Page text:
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Ancient Wisdom

Ancient Writings


Secret Wisdom The Bible Prophets Philosophers Miscellaneous
Corpus Hermeticum Bibliography Links

Truly it has been said that there is nothing new under the sun, for knowledge is revealed and is submerged again, even as a nation rises and falls. Here is a system, tested throughout the ages, but lost again and again by ignorance or prejudice, in the same way that great nations have risen and fallen and been lost to history beneath the desert sands and in the ocean depths.

Paracelsus

Ask and it will be given to you; seek and you will find; knock and the door will be opened to you. For everyone who asks receives; he who seeks finds; and to him who knocks, the door will be opened.

The Bible, Matthew 7: 7-8

Blessed is the man who finds wisdom, the man who gains understanding, 
for she is more profitable than silver and yields better returns than gold.
She is more precious than rubies; nothing you desire can compare with her.
Long life is in her right hand; in her left hand are riches and honor.
Her ways are pleasant ways, and all her paths are peace.
She is a tree of life to those who embrace her; those who lay hold of her will be blessed. By wisdom the LORD laid the earth's foundations, by understanding he set the heavens in place; by his knowledge the deeps were divided, and the clouds let drop the dew.

The Bible, Proverbs 3: 13-20

"It is important to learn what other people have learned, but too many people have lived and died for me to learn more than a small fraction of what they have learned. There is a prodigious supply of information, facts, opinions, theories, suppositions, and doctrines, but the wisdom needed to sort through the mountain of trash in the hope of finding a gold nugget is not supplied."                                 -- Colin Low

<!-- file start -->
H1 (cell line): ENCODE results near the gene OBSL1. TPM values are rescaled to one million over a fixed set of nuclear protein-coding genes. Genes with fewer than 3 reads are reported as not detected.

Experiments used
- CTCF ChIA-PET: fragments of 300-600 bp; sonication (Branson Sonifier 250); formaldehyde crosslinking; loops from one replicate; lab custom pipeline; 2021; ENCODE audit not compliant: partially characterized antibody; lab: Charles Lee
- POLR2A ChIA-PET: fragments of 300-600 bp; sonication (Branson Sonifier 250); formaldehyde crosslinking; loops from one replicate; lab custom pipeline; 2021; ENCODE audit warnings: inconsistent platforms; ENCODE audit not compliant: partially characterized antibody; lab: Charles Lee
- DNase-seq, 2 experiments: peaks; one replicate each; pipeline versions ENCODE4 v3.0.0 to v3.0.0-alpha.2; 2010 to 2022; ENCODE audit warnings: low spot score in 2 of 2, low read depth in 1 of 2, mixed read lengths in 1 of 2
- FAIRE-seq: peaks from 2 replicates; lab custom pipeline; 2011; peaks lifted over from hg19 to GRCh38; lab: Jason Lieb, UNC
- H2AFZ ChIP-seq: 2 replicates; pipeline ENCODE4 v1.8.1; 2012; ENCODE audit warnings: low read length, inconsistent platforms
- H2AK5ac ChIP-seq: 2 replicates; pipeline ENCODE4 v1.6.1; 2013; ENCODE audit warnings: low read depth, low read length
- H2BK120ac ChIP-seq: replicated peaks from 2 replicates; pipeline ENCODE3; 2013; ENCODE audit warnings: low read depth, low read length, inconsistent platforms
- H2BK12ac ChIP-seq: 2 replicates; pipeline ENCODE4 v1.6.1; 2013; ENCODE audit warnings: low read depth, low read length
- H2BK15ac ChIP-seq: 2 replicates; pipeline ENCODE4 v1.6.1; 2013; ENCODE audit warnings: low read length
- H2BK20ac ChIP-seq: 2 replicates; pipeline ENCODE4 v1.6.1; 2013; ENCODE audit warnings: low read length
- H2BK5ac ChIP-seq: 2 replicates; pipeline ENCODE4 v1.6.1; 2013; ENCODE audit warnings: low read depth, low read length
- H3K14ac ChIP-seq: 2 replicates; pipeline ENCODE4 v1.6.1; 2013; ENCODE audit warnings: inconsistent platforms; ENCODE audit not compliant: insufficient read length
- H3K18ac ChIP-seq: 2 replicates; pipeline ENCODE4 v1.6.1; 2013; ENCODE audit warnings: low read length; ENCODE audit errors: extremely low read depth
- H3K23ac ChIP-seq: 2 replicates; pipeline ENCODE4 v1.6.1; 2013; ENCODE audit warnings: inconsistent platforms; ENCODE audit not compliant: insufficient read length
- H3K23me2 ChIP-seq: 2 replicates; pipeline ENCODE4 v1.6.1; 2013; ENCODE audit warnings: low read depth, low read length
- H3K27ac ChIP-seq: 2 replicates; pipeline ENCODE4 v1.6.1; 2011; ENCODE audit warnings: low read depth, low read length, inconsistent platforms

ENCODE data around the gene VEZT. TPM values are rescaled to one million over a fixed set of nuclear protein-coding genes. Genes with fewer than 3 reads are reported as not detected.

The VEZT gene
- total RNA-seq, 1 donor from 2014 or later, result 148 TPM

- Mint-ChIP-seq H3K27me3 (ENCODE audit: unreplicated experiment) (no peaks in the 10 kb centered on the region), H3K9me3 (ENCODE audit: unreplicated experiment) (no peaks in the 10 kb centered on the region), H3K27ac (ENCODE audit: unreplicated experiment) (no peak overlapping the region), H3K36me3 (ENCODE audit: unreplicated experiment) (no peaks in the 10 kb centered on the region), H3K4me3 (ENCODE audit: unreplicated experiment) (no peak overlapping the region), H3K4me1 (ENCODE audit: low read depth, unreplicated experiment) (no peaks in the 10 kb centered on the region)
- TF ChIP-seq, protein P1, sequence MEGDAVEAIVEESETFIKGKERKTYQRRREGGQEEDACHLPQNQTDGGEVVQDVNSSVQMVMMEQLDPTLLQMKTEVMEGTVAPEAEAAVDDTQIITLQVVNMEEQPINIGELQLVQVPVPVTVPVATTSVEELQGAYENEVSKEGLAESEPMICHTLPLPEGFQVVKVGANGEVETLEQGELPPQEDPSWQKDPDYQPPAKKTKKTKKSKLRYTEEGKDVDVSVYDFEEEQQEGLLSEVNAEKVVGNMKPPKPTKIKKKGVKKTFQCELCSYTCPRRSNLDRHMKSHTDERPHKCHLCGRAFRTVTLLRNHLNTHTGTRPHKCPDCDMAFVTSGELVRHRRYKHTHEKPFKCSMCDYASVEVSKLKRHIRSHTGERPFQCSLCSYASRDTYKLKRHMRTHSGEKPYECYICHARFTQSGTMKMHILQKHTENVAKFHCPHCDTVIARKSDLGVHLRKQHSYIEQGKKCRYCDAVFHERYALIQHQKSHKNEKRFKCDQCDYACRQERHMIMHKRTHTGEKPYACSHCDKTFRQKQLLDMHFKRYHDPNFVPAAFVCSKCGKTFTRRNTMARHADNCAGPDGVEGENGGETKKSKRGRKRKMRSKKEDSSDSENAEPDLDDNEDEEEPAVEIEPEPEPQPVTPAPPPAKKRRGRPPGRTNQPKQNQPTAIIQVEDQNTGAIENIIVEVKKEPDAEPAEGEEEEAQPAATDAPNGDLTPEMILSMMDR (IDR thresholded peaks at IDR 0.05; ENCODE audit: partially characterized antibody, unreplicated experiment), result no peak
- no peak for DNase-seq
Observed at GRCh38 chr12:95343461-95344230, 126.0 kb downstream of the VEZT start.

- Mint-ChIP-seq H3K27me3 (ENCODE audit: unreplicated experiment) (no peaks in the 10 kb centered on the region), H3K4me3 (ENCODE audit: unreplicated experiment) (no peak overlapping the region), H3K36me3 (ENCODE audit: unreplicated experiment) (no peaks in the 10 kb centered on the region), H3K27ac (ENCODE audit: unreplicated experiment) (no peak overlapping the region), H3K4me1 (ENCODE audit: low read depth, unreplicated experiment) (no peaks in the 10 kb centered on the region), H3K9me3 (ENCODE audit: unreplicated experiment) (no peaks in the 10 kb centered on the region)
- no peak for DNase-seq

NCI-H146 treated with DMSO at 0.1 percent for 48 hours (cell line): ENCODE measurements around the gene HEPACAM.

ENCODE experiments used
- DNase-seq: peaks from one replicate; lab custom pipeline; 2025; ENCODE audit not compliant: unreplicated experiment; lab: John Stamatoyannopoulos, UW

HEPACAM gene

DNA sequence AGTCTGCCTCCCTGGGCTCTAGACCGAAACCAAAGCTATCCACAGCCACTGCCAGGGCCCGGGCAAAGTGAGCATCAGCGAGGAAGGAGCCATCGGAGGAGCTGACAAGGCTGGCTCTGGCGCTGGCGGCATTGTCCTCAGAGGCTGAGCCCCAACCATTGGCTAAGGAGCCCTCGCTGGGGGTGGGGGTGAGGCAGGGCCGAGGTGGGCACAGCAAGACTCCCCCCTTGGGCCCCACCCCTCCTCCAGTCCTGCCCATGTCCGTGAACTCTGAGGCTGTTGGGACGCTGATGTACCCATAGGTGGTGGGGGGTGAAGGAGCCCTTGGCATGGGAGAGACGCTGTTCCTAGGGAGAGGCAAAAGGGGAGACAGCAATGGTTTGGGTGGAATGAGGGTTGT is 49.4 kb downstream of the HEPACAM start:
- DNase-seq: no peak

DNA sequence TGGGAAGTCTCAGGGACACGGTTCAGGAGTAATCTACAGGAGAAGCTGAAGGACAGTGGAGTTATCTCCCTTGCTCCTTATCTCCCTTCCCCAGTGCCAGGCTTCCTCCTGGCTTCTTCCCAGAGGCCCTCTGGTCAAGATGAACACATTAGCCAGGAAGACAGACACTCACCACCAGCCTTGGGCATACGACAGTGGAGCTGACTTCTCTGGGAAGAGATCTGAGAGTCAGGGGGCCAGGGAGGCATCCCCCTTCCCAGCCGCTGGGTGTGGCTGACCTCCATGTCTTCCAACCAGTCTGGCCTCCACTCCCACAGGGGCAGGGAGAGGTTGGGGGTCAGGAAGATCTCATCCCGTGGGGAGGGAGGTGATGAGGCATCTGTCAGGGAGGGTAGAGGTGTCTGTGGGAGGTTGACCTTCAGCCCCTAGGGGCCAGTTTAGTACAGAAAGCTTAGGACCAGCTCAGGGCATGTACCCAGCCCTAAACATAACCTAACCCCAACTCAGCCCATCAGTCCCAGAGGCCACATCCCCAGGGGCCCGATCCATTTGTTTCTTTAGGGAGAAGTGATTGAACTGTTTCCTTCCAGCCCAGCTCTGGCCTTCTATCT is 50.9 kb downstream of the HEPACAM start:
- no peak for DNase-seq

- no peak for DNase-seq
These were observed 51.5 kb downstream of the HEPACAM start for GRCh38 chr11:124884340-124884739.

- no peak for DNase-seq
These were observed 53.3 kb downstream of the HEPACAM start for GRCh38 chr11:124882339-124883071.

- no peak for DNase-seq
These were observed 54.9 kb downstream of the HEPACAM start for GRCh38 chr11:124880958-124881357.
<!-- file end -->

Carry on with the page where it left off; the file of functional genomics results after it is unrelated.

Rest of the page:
This new section of our web site is an introduction to inspiring (and inspired) wisdom from the Past.  You can find here thoughts of famous philosophers, prophets, and scientists.


Introduction - Secret Knowledge

 

Distinguish between those who understand and those who agree.
He who understands the Teaching will not tarry in applying it to life;
He who agrees will nod and extol the Teaching as remarkable wisdom,
but will not apply this wisdom to his life.
There are many who have agreed, but they are like a withered forest,
fruitless and without shade. Only decay awaits them.
Those who understand are few, but like a sponge they absorb the precious knowledge and are ready to cleanse the horrors of the world with the precious liquid.

Buddha

Buddha - Siddhartha Gautama
(about 623 BC to 543 BC )

Related links:

 

The wisdom of our ancestors frequently puzzles modern people. In fact, an average person is totally unaware of that wisdom and most of today's thinkers who study ancient writings do not understand their true meaning.

It seems, that the ancients knew a lot about their world and beyond. 
However that sacred knowledge was available only to very few initiated "guardians" and philosophers. They were passing it on to their disciples through the "sea of time"
in a form not understood by the common folks. In order to understand how this was done consider this simple illustration:

By omitting a simple element the meaning of the image becomes hidden.

What were the reasons for hiding this highest wisdom from the commoners?
Here are few hints:

The Hermetic Arcanum

15. Let the studious Reader have a care of the manifold significations of words, for by deceitful windings, and doubtful, yea contrary speeches (as it should seem), Philosophers wrote their mysteries, with a desire of veiling and hiding, yet not of sophisticating or destroying the truth; and though their writings abound with ambiguous and equivocal words; yet about none do they more contend than in hiding their Golden Branch.

Tractatus Aureusi [Golden Treatise of Hermes]

"Sons of Science! For this reason are philosophers said to be envious, not that they grudged truth to religious or just men, or to the wise, but to fools, ignorant and vicious, who are without Self-Control and benevolence, lest they should be made powerful, and able to penetrate sinful things. For of such the philosophers are made accountable to God, and evil men are not admitted worthy of this wisdom."